Bennet Waugh Corne Lawyers - Lawyer - Family Law - Real Estate Law - Law Firm - Winnipeg - Manitoba

Tuesday, January 09, 2018

Prudent to Review Your Will (or get one!) As Your Relationship Status Changes

Prudent to Review Your Will (or get one!) As Your Relationship Status Changes

Why do you need a Will?  If you die without a Will the law will dictate how your property is dealt with.  The Intestate Succession Act sets out what will happen if you die without a Will. This may not be the outcome you wanted. You can ensure that your wishes are followed by having a valid Will.

If you are separated but do not yet have a Separation Agreement or you are not yet divorced and do not have a Will your spouse is still your beneficiary under The Intestate Succession Act.

When should your Will be updated?  If you get married after your Will is made the Will is revoked by the marriage, unless there are specific circumstances as outlined in The Wills Act.  One of those circumstances is if your Will makes reference to the upcoming marriage then it will still be valid.  Another circumstance where the Will is valid following a marriage is if it fulfills obligations to a former spouse or common-law partner under a separation agreement or court order. 

If you get divorced after you have made a Will, your Will is interpreted as though your former spouse predeceased you, unless your Will says otherwise.  This means that any gifts to your former spouse or appointments (for example if they were named as your executor) are revoked.  This applies once your divorce is final. 

What about when you are separated but not yet divorced?  If you are separated but do not have a Separation Agreement your Will is still valid. Any gifts to your spouse are valid. 

What about common-law relationships?  A common-law relationship is established under The Wills Act and The Intestate Succession Act when you have cohabited for 3 years (or 1 year if you have a child together) or if you have registered your relationship under The Vital Statistics Act. 

A Will is an important part of managing your estate and should be reviewed and kept up to date.


Renée Nichols

Posted by Alison Bennet at 12:00 AM 0 Comments

Thursday, November 30, 2017

Collaborative Law - Education Committee members

Bennet Waugh Corne is proud of the active involvement of its firm members with Collaborative Practice Manitoba.  Renée Nichols, Kimberley Soul and Shasta Benaim volunteer on the Education Committee, and Shasta Benaim accepted the position of Co-Chair of the Education Committee in November 2017.  

 

Posted by Alison Bennet at 3:21 PM 0 Comments

Tuesday, January 10, 2017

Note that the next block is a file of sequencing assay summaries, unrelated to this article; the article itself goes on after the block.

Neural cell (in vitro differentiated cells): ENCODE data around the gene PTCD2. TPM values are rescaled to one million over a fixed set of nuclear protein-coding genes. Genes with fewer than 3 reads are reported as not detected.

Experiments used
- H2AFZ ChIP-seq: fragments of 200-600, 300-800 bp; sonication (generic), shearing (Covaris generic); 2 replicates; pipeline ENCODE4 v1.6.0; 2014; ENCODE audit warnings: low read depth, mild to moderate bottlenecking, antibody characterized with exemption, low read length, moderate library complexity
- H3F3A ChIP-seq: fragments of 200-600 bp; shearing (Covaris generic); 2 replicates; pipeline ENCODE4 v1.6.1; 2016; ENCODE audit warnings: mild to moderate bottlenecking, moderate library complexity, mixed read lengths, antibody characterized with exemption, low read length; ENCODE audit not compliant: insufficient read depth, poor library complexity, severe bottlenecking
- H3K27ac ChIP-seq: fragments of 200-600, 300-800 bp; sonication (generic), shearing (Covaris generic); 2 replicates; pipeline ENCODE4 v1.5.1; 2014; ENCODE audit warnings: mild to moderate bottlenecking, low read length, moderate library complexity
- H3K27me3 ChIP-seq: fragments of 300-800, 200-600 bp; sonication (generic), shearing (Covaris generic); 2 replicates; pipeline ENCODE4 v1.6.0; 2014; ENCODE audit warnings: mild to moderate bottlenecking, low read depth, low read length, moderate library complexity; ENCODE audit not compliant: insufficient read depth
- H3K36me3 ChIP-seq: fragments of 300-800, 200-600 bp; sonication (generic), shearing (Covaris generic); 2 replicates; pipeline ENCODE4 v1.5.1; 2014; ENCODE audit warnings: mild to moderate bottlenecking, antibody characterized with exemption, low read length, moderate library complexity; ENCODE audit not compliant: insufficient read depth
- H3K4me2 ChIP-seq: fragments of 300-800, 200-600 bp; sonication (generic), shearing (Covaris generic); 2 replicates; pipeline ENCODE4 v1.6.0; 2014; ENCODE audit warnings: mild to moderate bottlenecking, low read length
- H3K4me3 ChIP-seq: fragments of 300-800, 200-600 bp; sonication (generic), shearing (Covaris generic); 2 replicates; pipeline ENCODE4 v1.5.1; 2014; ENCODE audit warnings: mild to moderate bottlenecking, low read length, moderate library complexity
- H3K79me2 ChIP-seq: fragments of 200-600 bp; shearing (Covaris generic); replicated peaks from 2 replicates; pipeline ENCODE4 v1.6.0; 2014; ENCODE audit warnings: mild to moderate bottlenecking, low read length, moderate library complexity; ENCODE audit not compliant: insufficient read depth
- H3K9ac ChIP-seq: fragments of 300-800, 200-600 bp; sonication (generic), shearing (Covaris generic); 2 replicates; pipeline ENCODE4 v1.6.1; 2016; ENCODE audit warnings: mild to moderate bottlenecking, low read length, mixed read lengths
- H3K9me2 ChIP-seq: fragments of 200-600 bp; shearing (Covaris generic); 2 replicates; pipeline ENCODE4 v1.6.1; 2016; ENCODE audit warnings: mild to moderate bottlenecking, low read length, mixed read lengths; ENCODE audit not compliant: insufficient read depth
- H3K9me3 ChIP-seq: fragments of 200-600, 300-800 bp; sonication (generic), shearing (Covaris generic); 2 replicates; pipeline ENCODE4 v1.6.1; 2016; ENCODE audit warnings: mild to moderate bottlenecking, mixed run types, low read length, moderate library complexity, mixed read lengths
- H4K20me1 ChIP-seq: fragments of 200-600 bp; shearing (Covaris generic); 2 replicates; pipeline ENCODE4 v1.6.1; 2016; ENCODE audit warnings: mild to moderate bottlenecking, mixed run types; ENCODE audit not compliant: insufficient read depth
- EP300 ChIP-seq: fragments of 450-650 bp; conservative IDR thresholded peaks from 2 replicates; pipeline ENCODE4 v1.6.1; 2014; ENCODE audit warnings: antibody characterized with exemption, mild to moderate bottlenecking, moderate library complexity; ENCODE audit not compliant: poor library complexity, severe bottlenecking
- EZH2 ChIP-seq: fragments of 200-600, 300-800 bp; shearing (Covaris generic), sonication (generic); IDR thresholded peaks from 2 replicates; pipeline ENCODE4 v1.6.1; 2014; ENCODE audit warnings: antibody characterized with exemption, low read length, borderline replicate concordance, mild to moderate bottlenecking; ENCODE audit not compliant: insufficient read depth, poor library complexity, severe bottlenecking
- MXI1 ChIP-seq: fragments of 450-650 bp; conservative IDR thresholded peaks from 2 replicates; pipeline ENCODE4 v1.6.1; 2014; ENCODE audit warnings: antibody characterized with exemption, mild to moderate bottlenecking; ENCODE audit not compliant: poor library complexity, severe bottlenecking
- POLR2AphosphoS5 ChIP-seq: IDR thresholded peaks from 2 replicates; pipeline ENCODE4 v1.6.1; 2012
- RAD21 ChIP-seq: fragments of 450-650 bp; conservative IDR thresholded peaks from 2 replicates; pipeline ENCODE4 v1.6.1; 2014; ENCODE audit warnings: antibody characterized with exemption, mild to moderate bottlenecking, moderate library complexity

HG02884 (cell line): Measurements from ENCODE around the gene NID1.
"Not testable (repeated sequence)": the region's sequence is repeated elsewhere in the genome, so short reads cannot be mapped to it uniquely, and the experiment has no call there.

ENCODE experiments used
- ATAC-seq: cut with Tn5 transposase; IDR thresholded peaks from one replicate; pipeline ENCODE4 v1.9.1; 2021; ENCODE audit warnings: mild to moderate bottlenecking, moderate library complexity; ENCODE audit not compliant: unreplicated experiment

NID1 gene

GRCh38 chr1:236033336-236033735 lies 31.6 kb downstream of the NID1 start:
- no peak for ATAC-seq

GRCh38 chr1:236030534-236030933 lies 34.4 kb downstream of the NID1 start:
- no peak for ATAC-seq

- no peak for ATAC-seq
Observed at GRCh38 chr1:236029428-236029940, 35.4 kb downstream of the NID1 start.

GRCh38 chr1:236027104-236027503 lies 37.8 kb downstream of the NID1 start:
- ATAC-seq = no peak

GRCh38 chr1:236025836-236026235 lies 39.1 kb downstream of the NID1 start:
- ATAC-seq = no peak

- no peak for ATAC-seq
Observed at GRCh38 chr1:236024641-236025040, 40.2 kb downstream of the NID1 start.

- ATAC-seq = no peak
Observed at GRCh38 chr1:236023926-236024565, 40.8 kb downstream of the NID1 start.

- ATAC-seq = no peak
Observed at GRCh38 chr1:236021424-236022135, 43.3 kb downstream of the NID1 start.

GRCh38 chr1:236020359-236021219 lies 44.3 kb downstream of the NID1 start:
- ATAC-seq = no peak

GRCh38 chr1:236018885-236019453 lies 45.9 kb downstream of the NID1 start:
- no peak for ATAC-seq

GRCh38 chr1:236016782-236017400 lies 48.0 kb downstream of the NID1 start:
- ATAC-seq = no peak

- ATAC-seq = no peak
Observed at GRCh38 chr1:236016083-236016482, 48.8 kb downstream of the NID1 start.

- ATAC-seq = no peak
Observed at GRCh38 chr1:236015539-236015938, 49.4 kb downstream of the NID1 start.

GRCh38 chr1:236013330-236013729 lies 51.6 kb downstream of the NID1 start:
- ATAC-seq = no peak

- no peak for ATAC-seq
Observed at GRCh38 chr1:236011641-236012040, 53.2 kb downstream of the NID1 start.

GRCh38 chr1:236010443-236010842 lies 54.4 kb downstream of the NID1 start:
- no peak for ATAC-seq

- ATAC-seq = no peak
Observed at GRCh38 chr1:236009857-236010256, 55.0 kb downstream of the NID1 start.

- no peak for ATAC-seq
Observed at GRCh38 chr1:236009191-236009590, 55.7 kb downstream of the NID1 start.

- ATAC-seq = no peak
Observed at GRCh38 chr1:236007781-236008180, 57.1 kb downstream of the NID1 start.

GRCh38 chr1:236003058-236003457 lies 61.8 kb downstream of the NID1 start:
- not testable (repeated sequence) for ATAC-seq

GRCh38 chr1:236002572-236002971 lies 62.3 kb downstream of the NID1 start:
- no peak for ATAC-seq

Welcome to the Firm

BWC is pleased to announce that Renee D. Nichols will be joining the firm in February 2017. Renee has been practising law for over 20 years, primarily in the areas of family law and child protection.  Renee has also developed her skills as a mediator, addressing family law disputes.  

Posted by Alison Bennet at 12:03 PM 0 Comments

Friday, April 04, 2014

The Challenges of Spousal Support

Grenville Waugh, Alison Bennet, Nadia Rumore and Kimberly Soul attended to the continuing legal education program "Chequemate: The Challenges of Spousal Support on March 21, 2014.  Guest presenters included Rollie Thompson, Dalhousie University, Marie Gordon, Q.C. and Racheael Pettigrew.

Posted by Alison Bennet at 3:26 PM 0 Comments

Friday, October 18, 2013

Communication Tips for parents

Although most separated parents would agree that communication with the other parent about their children is important, many find it difficult.  This should not be surprising, as communication problems were likely a factor in the relationship breakdown.  Depending on your style, you may be inclined to avoid communicating, or you may go beyond the boundaries of what should be communicated.   Here is a link to a Decision Tree circulated by the organization Kids in the Middle, based out of Kansas City, MO.  It provides tips on when and how to communicate with the other parent.

Alison Bennet

http://www.kidsinthemiddle.org/tips/contacting-your-co-parent/#sthash.gF1wkRlP.dpbs

Posted by Alison Bennet at 12:00 AM 0 Comments

Thursday, October 03, 2013

What Can I do to Keep my Legal Fees Down?

What can I do to keep legal fees down?

By Alison Bennet

Partner with Bennet Waugh Corne, Winnipeg, Manitoba

Let’s face it – legal fees incurred to pursue a separation or divorce, and to sort out all the other hard issues that come with that step, are another unwanted strain to an already tight budget.  There are things you can do to help keep those costs down.  Here are some tips, many of which apply to minimize legal fees for all types of legal issues:

1-       Do your homework

When your lawyer asks you for information, get it to him or her, and do it as quickly as you can.  If the lawyer has to remind you to get the information, or has to review parts of the file to see if she has what she needs, this will increase her time, and accordingly increase overall fees.  If a long time passes without the information coming in, the lawyer will have to review the file to refresh his or her memory as to why that piece of information was needed in the first place. Sometimes it is more efficient for the lawyer to send out requests for information, if the request is more complicated.  Take your lawyer’s lead and don’t be afraid to suggest ways you might be able to help.  Recognize the lawyer might have her own efficient ways to handle the compilation of information.

 

2-      Organize your information as best as you can

When you supply documents to your lawyer, don’t just bring in all the papers you have, and expect the lawyer to piece through it, sort it out, and figure out why each paper matters.  Tied into the first point, bring in what was asked for, and not other things.  For example, if the lawyer says she needs a statement showing a bank account balance on January 1, 2010, a statement showing what was in the account yesterday will not help her.  If she gives you a list of things to gather, try to return the list with the requested papers, in the same order.  Do not write on the documents, but do place post it notes with explanations to help the lawyer understand what you have provided.  Do point out anything that you are still trying to get together.